LOS ANGELES -- There was disappointment, anger, exhaustion. But there was also an undeniable sense of pride, none of which seemed forced. The Los Angeles Dodgers had just lost the World Series, this time to a Boston Red Sox team that entered as the superior opponent and proved it convincingly over the course of five games.
The Dodgers fell short again, but they were also here again, at the end of a season that began with 10 more losses than victories. The thought was not lost on them.
"I think you have to realize that we are a really good team to get to go to the World Series two years in a row," Dodgers ace Clayton Kershaw said, his response to a question about how the organization can improve to finally win it all. "It might not be a personnel thing; it might just be a 'play better' thing."
Kershaw, the preeminent pitcher of his generation, embodies that statement, his October struggles remaining at the forefront. He took the mound needing a win to extend the Dodgers' season in Game 5 of the World Series on Sunday night, but he gave up four runs in seven innings -- off home runs by Steve Pearce, Mookie Betts and J.D. Martinez -- and was ultimately outdueled by David Price in a 5-1 loss.
One night after blowing their first four-run lead in 55 chances this season, and two nights after winning a record-setting 18-inning game in walk-off fashion, the Dodgers were held to only three hits in what became the last game of the series.
In Game 1, the Dodgers were crippled by defensive mistakes. In Game 2, a rough fifth inning sealed their fate. Throughout, they didn't hit nearly enough, which gave their bullpen -- a persistent concern throughout the summer -- a razor-thin margin for error.
The Red Sox won, Manny Machado said, because "they capitalized on mistakes." The Dodgers made too many of them.
"We did the best we could," Dodgers right fielder Yasiel Puig said in Spanish. "We could've done more and won the championship, but it slipped through our hands. We basically gifted it to Boston, which is a great team. We made bad decisions, we did bad things on the field. We made it easier on them to win."
The Red Sox clinched their fourth championship in 14 years while the Dodgers continued to search for their first one in 30.
They were eliminated by the Houston Astros after the maximum seven games in 2017, and are now the first team since the Texas Rangers of 2010 and 2011 to lose back-to-back World Series. Three teams have returned to the World Series a third straight time after losing two in a row, a list that includes the 1909 Detroit Tigers, the 1913 New York Giants and the 1923 New York Yankees. Only the Yankees won it the third time.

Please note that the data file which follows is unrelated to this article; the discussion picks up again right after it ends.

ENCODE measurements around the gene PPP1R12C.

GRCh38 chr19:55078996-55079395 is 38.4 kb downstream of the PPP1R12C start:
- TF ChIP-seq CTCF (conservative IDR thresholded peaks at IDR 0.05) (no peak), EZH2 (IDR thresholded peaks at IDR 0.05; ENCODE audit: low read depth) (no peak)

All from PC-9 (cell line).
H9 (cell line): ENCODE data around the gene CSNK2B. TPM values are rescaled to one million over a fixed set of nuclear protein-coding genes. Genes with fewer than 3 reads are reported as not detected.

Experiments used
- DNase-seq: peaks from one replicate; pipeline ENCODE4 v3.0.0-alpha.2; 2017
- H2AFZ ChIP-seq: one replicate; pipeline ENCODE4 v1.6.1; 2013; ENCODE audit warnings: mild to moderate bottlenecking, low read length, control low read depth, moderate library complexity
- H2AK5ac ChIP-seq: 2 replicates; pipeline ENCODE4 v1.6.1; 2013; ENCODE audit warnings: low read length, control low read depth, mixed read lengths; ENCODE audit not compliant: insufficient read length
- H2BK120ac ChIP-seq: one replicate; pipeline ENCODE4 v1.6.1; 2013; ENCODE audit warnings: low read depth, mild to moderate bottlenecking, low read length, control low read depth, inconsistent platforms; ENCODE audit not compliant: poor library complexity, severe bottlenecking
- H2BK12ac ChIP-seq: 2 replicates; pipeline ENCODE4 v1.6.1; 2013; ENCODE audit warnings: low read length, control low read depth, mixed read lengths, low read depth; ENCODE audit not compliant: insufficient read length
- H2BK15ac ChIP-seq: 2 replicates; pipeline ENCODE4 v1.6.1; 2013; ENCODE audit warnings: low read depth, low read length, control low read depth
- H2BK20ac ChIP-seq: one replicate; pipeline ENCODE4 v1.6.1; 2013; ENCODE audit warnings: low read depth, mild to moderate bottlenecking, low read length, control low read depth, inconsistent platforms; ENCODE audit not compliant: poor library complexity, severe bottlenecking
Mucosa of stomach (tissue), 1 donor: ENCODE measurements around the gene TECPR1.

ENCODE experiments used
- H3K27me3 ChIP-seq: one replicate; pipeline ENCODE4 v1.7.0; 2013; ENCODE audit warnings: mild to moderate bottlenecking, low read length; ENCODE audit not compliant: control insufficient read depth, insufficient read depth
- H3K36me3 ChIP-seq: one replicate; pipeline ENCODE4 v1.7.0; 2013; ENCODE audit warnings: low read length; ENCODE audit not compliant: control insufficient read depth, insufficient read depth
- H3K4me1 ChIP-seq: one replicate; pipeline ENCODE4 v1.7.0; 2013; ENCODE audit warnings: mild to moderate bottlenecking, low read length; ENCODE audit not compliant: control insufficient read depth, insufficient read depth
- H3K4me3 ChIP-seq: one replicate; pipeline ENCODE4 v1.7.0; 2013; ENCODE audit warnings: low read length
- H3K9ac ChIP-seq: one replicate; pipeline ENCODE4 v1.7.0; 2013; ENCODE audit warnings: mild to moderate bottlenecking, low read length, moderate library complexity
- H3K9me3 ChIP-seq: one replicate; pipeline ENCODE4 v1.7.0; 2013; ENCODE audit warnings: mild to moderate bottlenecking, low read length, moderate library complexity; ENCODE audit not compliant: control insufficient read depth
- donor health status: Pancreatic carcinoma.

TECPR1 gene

"The pain that you have last year, it really hurts, but the good thing is that it motivates you to get back here -- and we did," Dodgers closer Kenley Jansen said. "This one hurts, too. You can say all the good things and motivate yourself, but at the end of the day, we're still human. It's still going to hurt."
The Dodgers persevered every time they faced adversity throughout the 2018 season, right up until the very end. They began 16-26, then roared all the way back into contention by winning 43 of their next 63. They went 3-9 around the middle of August but recovered by winning 11 of 15. Later, while mired in a tight divisional race heading into the final weekend, the Dodgers won their last four regular-season games, including a one-game tiebreaker, to claim their sixth consecutive National League West title.
They cruised past the young Atlanta Braves in four NL Division Series games, then outlasted the matchup-reliant Milwaukee Brewers in the championship series, winning Game 7 on the road to advance to the final round for the second straight fall.
"I can't say enough about our ballclub -- the fight, the compete," Dodgers manager Dave Roberts said. "All year, when it didn't look so good, our guys stuck together and put ourselves in a chance to win a championship. And that's not an easy to do, to get to the World Series where two teams are playing at the end. It's very difficult. There's a lot of hard work that comes with it, a lot of sacrifice, and you've got to have good players. And we did that this year."
Price took the mound on short rest and allowed only a David Freese home run through the first seven innings.
Kershaw gave up a two-run homer to Pearce in the first, then retired 14 of 15 before facing the Red Sox a third time through the order. With one out in the sixth, Betts greeted him with a solo homer. To lead off the seventh, Martinez did the same. In the eighth, Kershaw leaned against the dugout railing while Pedro Baez served up another home run to Pearce, who went on to be named the World Series MVP.
Kershaw now has a 6.06 ERA as a starting pitcher when facing elimination, the worst in history among those who have made at least four starts in that situation, according to ESPN Stats & Information research.
"Disappointed," Kershaw said when asked about his emotions. "Yeah, just disappointed."
Within the next three days, Kershaw can opt out of his contract, a decision he said he has yet to reach. Soon, the Dodgers' front office will make an important decision with Roberts, who never had his 2019 option picked up. There will be the usual laundry list of free agents -- this one headlined by Machado -- and the inevitable change that makes up baseball's winter.
The Dodgers will look noticeably different next year, even if Kershaw and Roberts return.
They hope to remember the good parts.
"We had a great run, a great year," Dodgers third baseman Justin Turner said. "A lot of people didn't think we were going to make the playoffs, and here we were, one of the last two teams playing. Just fell a little bit short again."